Another class in which I got to pair up with my teacher was during Katsuyuki Kondo sensei's class (Menkyo Kaiden, Daitoryu Aikijujutsu). Kondo sensei came jogging over to our corner when he saw us training and said to my teacher, "Sensei, since you're here, I'll do a few special techniques!" He went back to further illustrate some points in the technique that he was doing (basically something close to hijinage/tenbinnage/hiji-ate), then came back to tell my teacher, "I wanted to show you a few special techniques but I've reconsidered since they're pretty difficult; but, here, I wanted to show them to you" and grabbed me to take ukemi. One was an interesting sequence going from something close to nikyo to yonkyo up to a mix between yonkyo and sankyo, then a throw, then a joint lock; I think it's sufficient to say that I was in enough pain that I wondered if I looked like a fish flopping out of water when he applied the last pin/lock with me on the ground... The other technique, he explained, was part of their set of techniques that existed in order for the art to be effective against people in other arts like karate; in this case, it was from a judo hold with my grabbing him on his shoulder with one hand and underneath his opposite side elbow with my other hand. He somehow released both of my holds, went behind me, and took a "cross" like grab with the hands crossing over behind me to hold onto the lapels while he broke my balance backwards; the result was the only thing holding me up with the lapels which were wound tightly up and around my neck -- a very effective choke. (It may also have been a strangulation but I wasn't too aware of what was going on as I was too busy tapping the heck out.) Kondo sensei also demonstrated these techniques on my teacher as well. We also practiced other techniques reminiscent of ikkyo, nikyo and yonkyo which, of course, I had to endure my teacher doing onto me. All in all, a very painful but educational class.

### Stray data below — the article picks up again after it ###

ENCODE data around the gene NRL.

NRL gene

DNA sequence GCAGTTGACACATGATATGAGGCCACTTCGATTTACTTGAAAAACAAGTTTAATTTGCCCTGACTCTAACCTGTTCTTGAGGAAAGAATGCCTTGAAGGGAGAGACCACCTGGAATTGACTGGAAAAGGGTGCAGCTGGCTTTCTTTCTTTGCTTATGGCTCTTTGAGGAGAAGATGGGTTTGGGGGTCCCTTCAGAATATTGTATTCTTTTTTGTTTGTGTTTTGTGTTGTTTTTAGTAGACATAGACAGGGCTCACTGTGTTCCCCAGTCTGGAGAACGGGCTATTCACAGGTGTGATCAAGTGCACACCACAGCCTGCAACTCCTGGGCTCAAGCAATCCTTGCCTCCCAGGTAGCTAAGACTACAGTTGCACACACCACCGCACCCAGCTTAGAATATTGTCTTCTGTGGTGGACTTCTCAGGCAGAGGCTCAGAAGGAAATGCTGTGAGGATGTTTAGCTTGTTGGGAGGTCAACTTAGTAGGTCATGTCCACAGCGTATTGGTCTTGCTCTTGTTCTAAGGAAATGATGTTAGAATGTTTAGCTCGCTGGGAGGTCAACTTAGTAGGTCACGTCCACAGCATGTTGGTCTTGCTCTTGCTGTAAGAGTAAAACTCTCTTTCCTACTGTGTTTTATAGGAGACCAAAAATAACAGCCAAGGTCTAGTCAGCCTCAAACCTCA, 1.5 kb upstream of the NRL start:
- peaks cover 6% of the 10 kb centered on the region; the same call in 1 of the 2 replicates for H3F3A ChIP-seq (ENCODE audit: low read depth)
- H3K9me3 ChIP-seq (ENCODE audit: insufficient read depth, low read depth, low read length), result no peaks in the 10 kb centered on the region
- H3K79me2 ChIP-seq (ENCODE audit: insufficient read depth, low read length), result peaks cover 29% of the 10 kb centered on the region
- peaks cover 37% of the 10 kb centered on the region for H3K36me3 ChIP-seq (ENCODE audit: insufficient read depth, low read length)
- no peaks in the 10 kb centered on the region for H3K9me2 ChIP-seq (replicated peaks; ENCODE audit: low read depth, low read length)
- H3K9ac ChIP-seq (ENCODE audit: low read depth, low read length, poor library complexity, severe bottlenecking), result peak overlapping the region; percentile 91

I also went to Ellis Amdur's "Art of Ukemi" workshop where we dove into his theory of, "There is no such thing as a back fall." His thought was that when we take a back fall, it should be an option that we _choose_ to take; in other words, we have to assess the situation and only take back falls as the very last option. We worked on the basic front fall where we fall forward onto our forearms with the hands basically creating a triangle (between the index fingers and thumbs) under our nose. We then used this to practice taking ukemi from ikkyo so that we got out of the habit of propping ourselves up with only our hand but, rather, using our entire forearm to absorb the fall. I do this pretty naturally as the ikkyo that's practiced here at my dojo has a very strong downward component. Ellis then had us work on his method of taking a back fall. Basically, if we were in a right foot forward hanmi and needed to take a back fall, rather than "tucking" the left foot behind and over the centerline to our right, we'd put our left on the left side of the centerline, keep "live toes" (ie left foot with the toes underneath and on the ball of the foot rather than with the instep touching the ground), rock back on the left foot from toe to heel, then go down by putting our rear end on the ground and rocking back. I think I do a version of this at times so this wasn't very weird for me. We then delved into taking a front roll and then spinning back very quickly to present our feet to our partner to keep them from continuing their attack onto our otherwise prone and open body. We then worked on how he would teach beginners how to do a front fall -- by having one person on all fours (hands and knees) with the person learning how to do a front fall over that person. He then gave us exercises to emphasize the landing position of a breakfall (one leg basically out straight with its foot pointing its big to towards the knee and the "foot blade" down and "scraping up" the ground, the other bent with its foot landing sole down). We then moved into not taking a front roll in the direction of the hanmi but more towards the perpendicular between our feet. Lastly, he had us work on changing from a front roll into a back fall at the last minute and vice versa. All in all, the principles that he presented were grounded in good reason and the exercises we did provided the ability to practice these principles quite well.